U.S. Supreme Court Rejects Challenges to the Constitutionality of “Faithless Elector Laws”

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The Supreme Court rejected the challenges to the constitutionality of the “faithless elector laws”. The ruling comes before the 2020 presidential elections. The judgement allows the status quo to prevail in the current system.

Background

The faithless elector law penalizes presidential electors. Those who fail to vote for the candidate they pledged to support. Hence, the first challenge arose from Washington State. This was by three voters Bret Chiafalo, Levi Guerra and Esther John. The State chose these three as their electors for the state Democratic Party. This was in the 2016 presidential elections. They pledged to support the candidate who had won the popular vote. The vote was to go to Hillary Clinton but the three electors put in their vote for someone else. The deviance of vote was in protest against Donald Trump’s electoral majority. This deviance in their vote leads to nothing but a fine of 1000$. The Washington Supreme Court held that the fines were valid. The electors could not vote in deviance of their pledge.

The second challenge came from Colorado. Hillary Clinton won the popular vote in Colorado, and the elector for the State was Micheal Baca. He deviated and voted for Republican John Kasich instead. Removed from his position for this vote, was Mr Baca. The U.S. Court of Appeal agreed with them. It held that Colorado’s faithless elector law violates the Constitution.

The American Voting System

The presidential elections happen in a series of stages. When the American people cast their vote for the presidential candidates, they do not vote for members of the Electoral College. The Electoral College comprises the candidates of each State on popular returns. Furthermore, the Electoral candidates cast their votes for the president. The citizen preference in each State backs the voting. Most states in the United States compel their electors to pledge their support. This is to the presidential candidate that their citizens have voted for. States can remove the elector based on the allegation of violation of that pledge. Some states also impose a monetary fine on this deviance.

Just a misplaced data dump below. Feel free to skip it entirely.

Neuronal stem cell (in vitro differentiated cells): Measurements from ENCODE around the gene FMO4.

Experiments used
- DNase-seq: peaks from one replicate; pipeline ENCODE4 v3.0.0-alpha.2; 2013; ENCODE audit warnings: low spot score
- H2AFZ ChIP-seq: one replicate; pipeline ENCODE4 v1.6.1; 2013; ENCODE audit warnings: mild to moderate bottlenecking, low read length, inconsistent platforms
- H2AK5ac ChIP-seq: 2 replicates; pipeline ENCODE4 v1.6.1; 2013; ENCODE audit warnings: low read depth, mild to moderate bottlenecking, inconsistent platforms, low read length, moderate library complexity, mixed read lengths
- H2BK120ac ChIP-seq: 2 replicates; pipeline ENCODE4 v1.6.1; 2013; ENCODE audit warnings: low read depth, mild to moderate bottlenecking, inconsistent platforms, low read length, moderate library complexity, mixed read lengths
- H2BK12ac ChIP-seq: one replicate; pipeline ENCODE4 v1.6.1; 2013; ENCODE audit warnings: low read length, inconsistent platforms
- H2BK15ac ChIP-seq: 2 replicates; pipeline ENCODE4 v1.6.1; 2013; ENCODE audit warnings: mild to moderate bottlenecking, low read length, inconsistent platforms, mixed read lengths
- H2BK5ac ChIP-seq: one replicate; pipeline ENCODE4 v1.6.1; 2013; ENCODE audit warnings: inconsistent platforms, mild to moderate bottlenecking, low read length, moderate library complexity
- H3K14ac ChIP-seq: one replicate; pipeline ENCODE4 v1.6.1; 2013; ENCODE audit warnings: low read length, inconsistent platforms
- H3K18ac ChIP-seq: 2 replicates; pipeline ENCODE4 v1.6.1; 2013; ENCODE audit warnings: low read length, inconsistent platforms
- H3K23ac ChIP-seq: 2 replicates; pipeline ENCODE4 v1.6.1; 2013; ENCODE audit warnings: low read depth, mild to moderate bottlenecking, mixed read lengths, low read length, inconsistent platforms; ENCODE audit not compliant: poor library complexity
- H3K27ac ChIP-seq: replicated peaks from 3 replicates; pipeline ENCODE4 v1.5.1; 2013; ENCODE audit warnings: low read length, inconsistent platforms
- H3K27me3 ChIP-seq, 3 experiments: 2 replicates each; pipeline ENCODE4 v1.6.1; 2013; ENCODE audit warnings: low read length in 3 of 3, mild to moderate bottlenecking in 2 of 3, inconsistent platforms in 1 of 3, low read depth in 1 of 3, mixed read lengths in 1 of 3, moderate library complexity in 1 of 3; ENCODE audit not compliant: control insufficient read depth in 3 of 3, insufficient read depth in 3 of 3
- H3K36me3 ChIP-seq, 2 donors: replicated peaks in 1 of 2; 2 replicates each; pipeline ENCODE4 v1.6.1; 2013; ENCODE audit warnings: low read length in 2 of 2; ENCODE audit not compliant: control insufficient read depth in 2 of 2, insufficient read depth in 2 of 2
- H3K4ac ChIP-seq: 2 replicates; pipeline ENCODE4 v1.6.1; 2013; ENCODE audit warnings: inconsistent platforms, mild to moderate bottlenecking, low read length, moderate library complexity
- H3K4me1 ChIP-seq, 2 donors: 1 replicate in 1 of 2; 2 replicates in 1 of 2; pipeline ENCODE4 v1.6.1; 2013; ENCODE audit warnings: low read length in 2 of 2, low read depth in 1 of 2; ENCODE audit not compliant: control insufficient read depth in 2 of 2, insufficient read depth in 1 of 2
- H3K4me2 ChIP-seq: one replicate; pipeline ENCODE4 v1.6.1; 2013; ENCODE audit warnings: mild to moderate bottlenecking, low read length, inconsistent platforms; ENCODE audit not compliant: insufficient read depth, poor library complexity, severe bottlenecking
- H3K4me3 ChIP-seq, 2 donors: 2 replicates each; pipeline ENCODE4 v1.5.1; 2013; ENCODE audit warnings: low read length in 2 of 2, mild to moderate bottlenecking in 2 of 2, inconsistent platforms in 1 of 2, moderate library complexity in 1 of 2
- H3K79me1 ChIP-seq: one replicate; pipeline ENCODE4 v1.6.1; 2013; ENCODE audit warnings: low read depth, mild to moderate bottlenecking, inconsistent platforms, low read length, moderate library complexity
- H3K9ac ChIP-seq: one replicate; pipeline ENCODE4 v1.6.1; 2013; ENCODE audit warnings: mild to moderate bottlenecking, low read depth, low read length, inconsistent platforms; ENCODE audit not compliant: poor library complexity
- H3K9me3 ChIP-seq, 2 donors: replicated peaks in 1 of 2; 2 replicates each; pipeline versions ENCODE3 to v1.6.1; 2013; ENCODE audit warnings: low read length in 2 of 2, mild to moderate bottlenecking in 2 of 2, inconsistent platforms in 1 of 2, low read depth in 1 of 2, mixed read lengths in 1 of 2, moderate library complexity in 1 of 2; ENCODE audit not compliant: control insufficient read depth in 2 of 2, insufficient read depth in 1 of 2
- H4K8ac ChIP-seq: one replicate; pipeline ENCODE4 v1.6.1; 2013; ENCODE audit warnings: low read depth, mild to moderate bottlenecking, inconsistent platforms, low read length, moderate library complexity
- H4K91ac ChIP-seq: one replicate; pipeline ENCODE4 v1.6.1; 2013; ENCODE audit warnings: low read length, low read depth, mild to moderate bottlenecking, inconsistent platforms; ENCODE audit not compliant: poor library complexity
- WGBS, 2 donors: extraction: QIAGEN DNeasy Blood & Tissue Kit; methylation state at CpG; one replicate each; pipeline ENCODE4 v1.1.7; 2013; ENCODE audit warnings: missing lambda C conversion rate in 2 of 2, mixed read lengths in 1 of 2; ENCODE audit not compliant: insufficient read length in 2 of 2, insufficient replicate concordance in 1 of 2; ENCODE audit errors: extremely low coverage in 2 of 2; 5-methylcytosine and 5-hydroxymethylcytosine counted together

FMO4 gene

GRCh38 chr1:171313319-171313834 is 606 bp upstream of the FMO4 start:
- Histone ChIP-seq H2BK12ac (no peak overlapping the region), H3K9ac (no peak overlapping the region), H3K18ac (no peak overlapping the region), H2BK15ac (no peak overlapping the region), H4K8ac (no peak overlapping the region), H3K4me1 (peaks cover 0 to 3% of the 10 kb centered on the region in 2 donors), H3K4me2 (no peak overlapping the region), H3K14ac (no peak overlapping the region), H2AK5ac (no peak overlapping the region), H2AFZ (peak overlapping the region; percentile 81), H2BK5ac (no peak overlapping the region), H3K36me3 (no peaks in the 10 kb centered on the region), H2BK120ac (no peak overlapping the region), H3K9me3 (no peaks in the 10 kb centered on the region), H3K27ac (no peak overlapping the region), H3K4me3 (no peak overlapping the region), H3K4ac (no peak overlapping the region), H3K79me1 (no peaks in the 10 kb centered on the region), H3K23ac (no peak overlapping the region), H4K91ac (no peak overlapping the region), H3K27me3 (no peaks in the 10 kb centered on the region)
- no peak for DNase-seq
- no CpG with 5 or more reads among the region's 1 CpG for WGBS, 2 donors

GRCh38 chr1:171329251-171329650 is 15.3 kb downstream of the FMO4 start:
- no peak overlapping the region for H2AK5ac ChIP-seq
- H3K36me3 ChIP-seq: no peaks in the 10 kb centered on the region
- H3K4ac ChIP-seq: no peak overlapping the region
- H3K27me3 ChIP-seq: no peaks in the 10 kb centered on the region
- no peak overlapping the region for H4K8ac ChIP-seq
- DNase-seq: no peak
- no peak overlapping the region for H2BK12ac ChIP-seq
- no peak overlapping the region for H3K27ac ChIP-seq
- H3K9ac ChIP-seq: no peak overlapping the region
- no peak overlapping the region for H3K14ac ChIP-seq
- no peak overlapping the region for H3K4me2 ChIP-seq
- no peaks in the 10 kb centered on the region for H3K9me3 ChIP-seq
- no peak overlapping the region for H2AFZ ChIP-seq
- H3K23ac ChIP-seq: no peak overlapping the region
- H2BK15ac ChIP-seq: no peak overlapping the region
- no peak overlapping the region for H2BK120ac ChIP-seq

Arguments

The electors who deviated argued the following. That the Constitution gives them absolute freedom to vote for their own choice, they need not be bound by the pledge laws or the will of the voters in their State. The court disagreed with this argument. It also held that the State might penalize the electors who do not vote under their pledge. The entire argument pivoted around Article II. The sentences of ‘ power to appoint an elector’ and “to condition his appointment”. The electors under Article II of the Constitution and the Twelfth Amendment do not hold any powers of discretion while casting a vote. This is contrary to the elector’s arguments.

Court’s Opinion

Justice Kagan expressed the following: That the people are not voting for the president but the Electoral College. Many states have required the electors to pledge their support to the party’s winning nominee. The U.S. Constitution does not have expressed instructions on the voting by the members of the college. There is nothing in the Constitution that prohibits the State from taking away the voting discretion from the presidential electors. Another aspect is that this deviance from the pledge or the state voters’ popular choice rarely has occurred in the United States. The Electoral College is set up to reflect the will of the people.

Justice Thomas filed his separate opinion. He did not agree with the majority reasoning. Nevertheless, he agreed that the Faithless Elector Law is constitutional. The reasoning is the following. The Constitution does not explain the state powers to render an elector faithless for dishonouring the pledge. He stated that anything the Constitution does not give to the federal government or take away from the states would belong to the states.

Court’s Decision

The court expressed that wording in the Constitution does not include discretion of an elector while casting his vote. It held that the State could enforce an elector’s pledge to support the party nominee and the State’s voter choice for president.


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